BMW 3-Series Coupe
Danny Cobbs joins a team of Sussex Life readers to put BMW's new coupe through its paces...
I've always been told, "success begets success". Well it doesn't, not in the UK at least. For some reason, and I can only ponder that it's out of jealously, we've made a sport out of ridiculing the successful. Professional sportsmen and women are fair game, David Beckham is a prime example of this. The fact he has a talent to place a spherical piece of leather anywhere on the park has elevated him to demigod and worshiped by most of the planet.
Apart from his obvious soccer skills he also happens to be so handsome it makes pre-menopausal women wish they were thirty years younger and nine-year old girls want to be twenty years older. His fame and genius has brought him riches the rest of us mere mortals can only dream of. A young, rich, gifted, family man idolised by millions but yet every time he opens his mouth we snigger at his high-pitched Essex accent. Does our green-eyed monster rear its ugly head every time Beckham's interviewed? You bet.
In the world of motoring, BMW has the same problem. Each time it introduces a new model we try to find fault, but rarely do. We, journalists, might ponder over styling issues or handling but it really doesn't matter, at the end of the day it's you, the buying public, who vote with your cheque books.
Status symbol Folk buy BMW's because they know exactly what they're going to get. It sends a message to the neighbours "I've doing okay, thanks", but more importantly it delivers in the driving department. For the past week I've been living with the new, two-door 3-Series coupe 335i SE and it has delivered with the enthusiasm of Santa at Christmas. The front layout isn't too dissimilar than that of its four-door brother, but the rear, which is normally cramped in most other coupe's, has acres of space - a claustrophobic, six-foot rugby player wouldn't start hyperventilating. And then there's the twin turbo 3.0-litre engine; capable of getting to 60mph in five and half seconds. It effortlessly goes from thirty to seventy without pausing to be dropped into a lower cog. Where it does have a problem is harnessing all that power smoothly in the lower gears through the 6-speed manual transmission. It feels as it all the torque rattles around the car and then whooshes it out in one, huge, thorax-ripping burst. It's not the most polite way of pulling-off at a set of traffic lights.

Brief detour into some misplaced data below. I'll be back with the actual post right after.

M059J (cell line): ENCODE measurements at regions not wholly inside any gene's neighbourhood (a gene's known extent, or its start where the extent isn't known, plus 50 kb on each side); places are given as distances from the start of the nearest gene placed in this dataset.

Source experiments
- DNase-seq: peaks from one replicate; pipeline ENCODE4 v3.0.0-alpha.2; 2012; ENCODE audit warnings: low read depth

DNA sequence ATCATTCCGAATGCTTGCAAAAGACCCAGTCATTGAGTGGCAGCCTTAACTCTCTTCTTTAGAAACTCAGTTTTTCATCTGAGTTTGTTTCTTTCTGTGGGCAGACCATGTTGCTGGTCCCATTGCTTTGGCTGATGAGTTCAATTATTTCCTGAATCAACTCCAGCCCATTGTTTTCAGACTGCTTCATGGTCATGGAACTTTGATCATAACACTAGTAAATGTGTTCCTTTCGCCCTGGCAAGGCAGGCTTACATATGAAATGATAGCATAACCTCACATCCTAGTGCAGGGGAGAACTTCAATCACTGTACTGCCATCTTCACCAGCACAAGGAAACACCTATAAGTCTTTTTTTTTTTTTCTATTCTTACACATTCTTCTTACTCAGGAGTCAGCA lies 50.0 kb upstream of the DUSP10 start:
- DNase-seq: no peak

Unusually for BMW it comes with a whole host of standard features, which goes some way to justifying the near two and half grand premium above the equivalent four-door saloon. Scrimping and saving to buy any BMW is going to take longer than choosing a lesser brand, and the 335i will need quite a large piggy bank to accommodate the 33420 one pound coins it will take to have this car sitting on your driveway. This is the first of a five model line-up, and by the end of Spring 2007 will include two further petrol versions and two diesels, with prices from £28,090 to £35,475.
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The 335i Coupe is the sort of car that has made BMWs so desirable. There will always be those who knock you for following the flock and choosing the blue and white propeller instead of another mark. Don't try and give an explanation, don't even reason with them just nod politely, hand them the keys and let them drive it. Will they be envious afterwards? Absolutely.
Alex Graham from Horsham Drives Ford Ka
The 3 Coupe sports an interior I would have expected from BMW - with all the controls exactly to hand. The twin turbo engine gave out immense power and it didn't take long for me to realise that if I drove this car on a regular basis my driving licence would be in jeopardy. Even at high speeds this BMW felt very sure in the direction I pointed it. The noise it makes is wonderful and the brakes would stop a super tanker. As an everyday car it would be so easy to live with.
Michael Carlton from Brighton Drives Merc SL500
I have always been a fan of high-revving engines and this coupe does not disappoint. Press the starter button and the sound fills the cabin with a symphony of metallic free-revving harmony. The gear-box was precise but harsh when using first gear. Despite this being a coupe, I was amazed at how much room there was in the back. The ride was surprisingly forgiving but allowed the car to corner almost flat. Overall, the 3-Series coupe is a very quick and appealing car. Phillipa Salinger from Henfield Drives Honda CRV
The thought of driving this car was quite intimidating, compared with my usual car, particularly as it was raining on the day, but it was actually quite easy to drive. That is, until you floor the throttle in third, when all hell beaks loose and you are catapulted towards the horizon. I would definitely have to think twice about spending this sort of cash on a car. So, would the head or the heart win? Probably the heart.